Guys!  You guys!  Community is back!

“Duh-doy,” I hear some imaginary reader of this article saying.  “The season premiere was way back on January 2nd, we’re like halfway through the season already.  Where have you been?”

Where I’ve been is watching Community, you weirdly combative figment-slash-strawman I created.  And I’m happy to report that heading into the Winter Olympics-induced hiatus, Community has once again returned to the pinnacle of modern episodic sitcom television.

After three seasons garnering a devoted cult following and racking up numerous critical accolades, creator Dan Harmon was unceremoniously ousted from his position as show-runner leading into the fourth season.  Despite the best efforts of the cast and the writer’s room, Season Four spent thirteen episodes hobbling between “pale shadow of its former self” and “urinating on the legacy of a once proud television program."  By the end it was so reviled that it even made Rolling Stones’ Worst Shows of 2013 list. Then, in one of the odder mea culpas in television history, Harmon was brought back as show-runner for Season 5. Longtime series fans like me were cautiously hopeful, but memories of Changnesia and Abed’s attempt to start a frat had us fearful that Community was beyond saving.

So it with great pleasure that, as a longtime fan of the show, I can say without fear of reproach that Community has returned.

So what is this mysterious thaumaturgy that it seems only Dan Harmon is capable of harnessing?  Well, when Harmon appeared at San Diego Comicon last summer, he promised that his first few episodes would be completely character driven, which was something the show desperately needed.  The Gas Leak Year (as Abed so helpfully refers to Season Four in the season premiere, “Repilot”) reduced everyone to cartoons, two-dimensional caricatures of the group that we’d come to know in such complexity: Abed makes movie references.  Annie’s super determined.  Troy is dumb.  It was overly simplistic, and despite one or two solid moments (Jeff’s confrontation with his father was the highlight of the season, mostly because Joel McHale fucking nailed it), a complete disservice to both the characters themselves and the fans.  Again, I have to say it wasn't malicious – everyone involved in the show was absolutely trying to make the best Community they could.  But it’s an interesting failure at best, and nearly unwatchable at its worst.

Five episodes into the new season, we’ve already seen Harmon’s rehabilitation at work.  Abed isn’t just a movie nut – he’s got issues, and occasionally does something that is unequivocally outside the ethical norm that must be dealt with.  Jeff loves the group like a family, but he’s still a shark, and he loves the influence he has over them as well.  Troy Barnes is not dumb – he’s goofy as hell and gullible, sure, but a lot of the silliness he displays stems from his friendship with Abed, and what the freedom of that friendship has allowed him to become.  (There’s a whole other post in there about how Troy is the most complex character in Community; I may go into that another time.  A Troy in Memorium, as it were.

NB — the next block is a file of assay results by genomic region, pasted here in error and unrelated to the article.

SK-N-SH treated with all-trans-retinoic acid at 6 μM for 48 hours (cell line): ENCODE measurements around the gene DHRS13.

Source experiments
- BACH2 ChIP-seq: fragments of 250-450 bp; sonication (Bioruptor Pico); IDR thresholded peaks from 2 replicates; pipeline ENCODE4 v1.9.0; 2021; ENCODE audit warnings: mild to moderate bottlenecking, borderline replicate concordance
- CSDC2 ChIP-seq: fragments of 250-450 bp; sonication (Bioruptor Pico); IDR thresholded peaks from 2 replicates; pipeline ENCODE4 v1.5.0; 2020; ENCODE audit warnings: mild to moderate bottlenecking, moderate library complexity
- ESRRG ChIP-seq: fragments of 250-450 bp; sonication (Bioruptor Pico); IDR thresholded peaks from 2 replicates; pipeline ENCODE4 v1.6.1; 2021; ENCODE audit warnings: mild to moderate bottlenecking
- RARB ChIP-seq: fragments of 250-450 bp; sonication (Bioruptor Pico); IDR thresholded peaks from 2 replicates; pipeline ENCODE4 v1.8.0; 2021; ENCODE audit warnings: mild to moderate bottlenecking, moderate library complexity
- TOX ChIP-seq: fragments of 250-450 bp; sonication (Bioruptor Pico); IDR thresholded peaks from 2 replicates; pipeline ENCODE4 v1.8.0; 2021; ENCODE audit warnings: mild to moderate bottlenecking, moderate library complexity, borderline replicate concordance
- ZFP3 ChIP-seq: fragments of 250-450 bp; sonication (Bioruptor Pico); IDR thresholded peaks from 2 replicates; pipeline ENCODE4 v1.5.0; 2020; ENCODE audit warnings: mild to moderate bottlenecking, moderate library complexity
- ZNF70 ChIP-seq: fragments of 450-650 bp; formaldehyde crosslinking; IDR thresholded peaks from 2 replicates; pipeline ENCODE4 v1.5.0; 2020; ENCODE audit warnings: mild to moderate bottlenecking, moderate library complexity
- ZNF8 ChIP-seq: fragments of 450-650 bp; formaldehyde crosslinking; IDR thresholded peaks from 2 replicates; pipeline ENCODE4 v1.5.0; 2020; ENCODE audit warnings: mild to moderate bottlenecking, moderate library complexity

The first couple of episodes are very much resuscitation – they echo the shape and feel of the first season’s pilot, re-establishing the cast, the stakes, and the tone of the series.  Episode three returns to the show’s celebrated penchant for parody, this time taking on the sub-genre of serial killer procedurals like SE7EN and ZODIAC.  But it was the one-two punch of episodes four and five that once again captured the magic the fans missed so dearly.  “Cooperative Polygraphy” has a title that hints at one of the most celebrated episodes of the series, and a format that plays to the show’s strengths (unfortunately for Abed, Community is at its strongest when it’s a bottle episode).  To go into any real detail would by necessity hit spoiler territory, and with the episode so recently aired I’m loath to bring up specifics.  But I say with confidence that the jokes, the gags, and (using that word once again) the characters are dead on target. And then, just one episode later, Community did something unexpected.  Community made me cry.

“Geothermal Escapism” is Troy’s last episode - Donald Glover’s got his own show in development, not to mention touring as Childish Gambino.  His farewell may be the best single episode of the series.  It takes a cue from the infamous paintball episodes, but from a completely fresh angle instead of rehashing old glories.  The dialogue is crisper than we’ve heard since “Critical Film Studies”, the direction is probably the strongest I’ve seen in a television sitcom (if it doesn't get an Emmy nod, the system is rigged), and new character Professor Buzz Hickey got some of the biggest laughs of the episode.  It struck a perfect balance of raucous humor and genuine, heartwarming emotion throughout, never getting overly soppy or so funny it undercuts the sentiment.  In short, it is a near perfect twenty-two minutes of television, and it elegantly captures the power and precision of Community at its best.

So what might the future hold?  Can Community stand the loss of a second cast member (Chevy Chase exited the show last season) if the gain is the show’s creator gets to finish what he started?  I don’t know.  But for the first time in over a year, I’m not worried.  Community is back.  And everything is streets ahead.

AuthorDerek Moreland